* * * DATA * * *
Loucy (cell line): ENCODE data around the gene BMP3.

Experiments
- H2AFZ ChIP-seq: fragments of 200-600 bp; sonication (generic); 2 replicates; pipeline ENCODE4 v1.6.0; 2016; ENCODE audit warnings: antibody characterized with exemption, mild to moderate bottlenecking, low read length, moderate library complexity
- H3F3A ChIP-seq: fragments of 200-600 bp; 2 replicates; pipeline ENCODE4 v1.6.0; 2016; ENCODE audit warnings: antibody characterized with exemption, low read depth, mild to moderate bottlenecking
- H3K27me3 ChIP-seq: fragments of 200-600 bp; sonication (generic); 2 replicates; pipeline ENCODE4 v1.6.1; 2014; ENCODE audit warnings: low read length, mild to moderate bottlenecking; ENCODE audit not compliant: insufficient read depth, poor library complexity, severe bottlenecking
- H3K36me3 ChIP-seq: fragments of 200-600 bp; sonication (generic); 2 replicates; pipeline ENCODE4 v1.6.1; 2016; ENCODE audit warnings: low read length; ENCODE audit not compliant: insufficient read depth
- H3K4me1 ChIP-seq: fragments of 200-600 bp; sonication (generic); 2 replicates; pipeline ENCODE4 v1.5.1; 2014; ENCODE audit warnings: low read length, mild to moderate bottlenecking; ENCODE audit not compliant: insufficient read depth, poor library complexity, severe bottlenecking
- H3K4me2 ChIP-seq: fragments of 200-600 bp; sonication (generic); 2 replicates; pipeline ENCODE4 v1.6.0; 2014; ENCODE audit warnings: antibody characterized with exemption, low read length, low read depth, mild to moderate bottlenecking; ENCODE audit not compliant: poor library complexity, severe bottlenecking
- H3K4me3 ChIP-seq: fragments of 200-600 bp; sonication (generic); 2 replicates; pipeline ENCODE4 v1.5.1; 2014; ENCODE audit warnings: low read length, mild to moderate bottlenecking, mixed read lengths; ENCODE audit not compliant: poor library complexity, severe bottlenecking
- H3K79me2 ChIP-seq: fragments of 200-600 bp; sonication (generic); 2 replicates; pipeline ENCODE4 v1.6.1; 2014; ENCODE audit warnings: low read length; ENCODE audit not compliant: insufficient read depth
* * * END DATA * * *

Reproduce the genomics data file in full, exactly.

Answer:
Loucy (cell line): ENCODE data around the gene BMP3.

Experiments
- H2AFZ ChIP-seq: fragments of 200-600 bp; sonication (generic); 2 replicates; pipeline ENCODE4 v1.6.0; 2016; ENCODE audit warnings: antibody characterized with exemption, mild to moderate bottlenecking, low read length, moderate library complexity
- H3F3A ChIP-seq: fragments of 200-600 bp; 2 replicates; pipeline ENCODE4 v1.6.0; 2016; ENCODE audit warnings: antibody characterized with exemption, low read depth, mild to moderate bottlenecking
- H3K27me3 ChIP-seq: fragments of 200-600 bp; sonication (generic); 2 replicates; pipeline ENCODE4 v1.6.1; 2014; ENCODE audit warnings: low read length, mild to moderate bottlenecking; ENCODE audit not compliant: insufficient read depth, poor library complexity, severe bottlenecking
- H3K36me3 ChIP-seq: fragments of 200-600 bp; sonication (generic); 2 replicates; pipeline ENCODE4 v1.6.1; 2016; ENCODE audit warnings: low read length; ENCODE audit not compliant: insufficient read depth
- H3K4me1 ChIP-seq: fragments of 200-600 bp; sonication (generic); 2 replicates; pipeline ENCODE4 v1.5.1; 2014; ENCODE audit warnings: low read length, mild to moderate bottlenecking; ENCODE audit not compliant: insufficient read depth, poor library complexity, severe bottlenecking
- H3K4me2 ChIP-seq: fragments of 200-600 bp; sonication (generic); 2 replicates; pipeline ENCODE4 v1.6.0; 2014; ENCODE audit warnings: antibody characterized with exemption, low read length, low read depth, mild to moderate bottlenecking; ENCODE audit not compliant: poor library complexity, severe bottlenecking
- H3K4me3 ChIP-seq: fragments of 200-600 bp; sonication (generic); 2 replicates; pipeline ENCODE4 v1.5.1; 2014; ENCODE audit warnings: low read length, mild to moderate bottlenecking, mixed read lengths; ENCODE audit not compliant: poor library complexity, severe bottlenecking
- H3K79me2 ChIP-seq: fragments of 200-600 bp; sonication (generic); 2 replicates; pipeline ENCODE4 v1.6.1; 2014; ENCODE audit warnings: low read length; ENCODE audit not compliant: insufficient read depth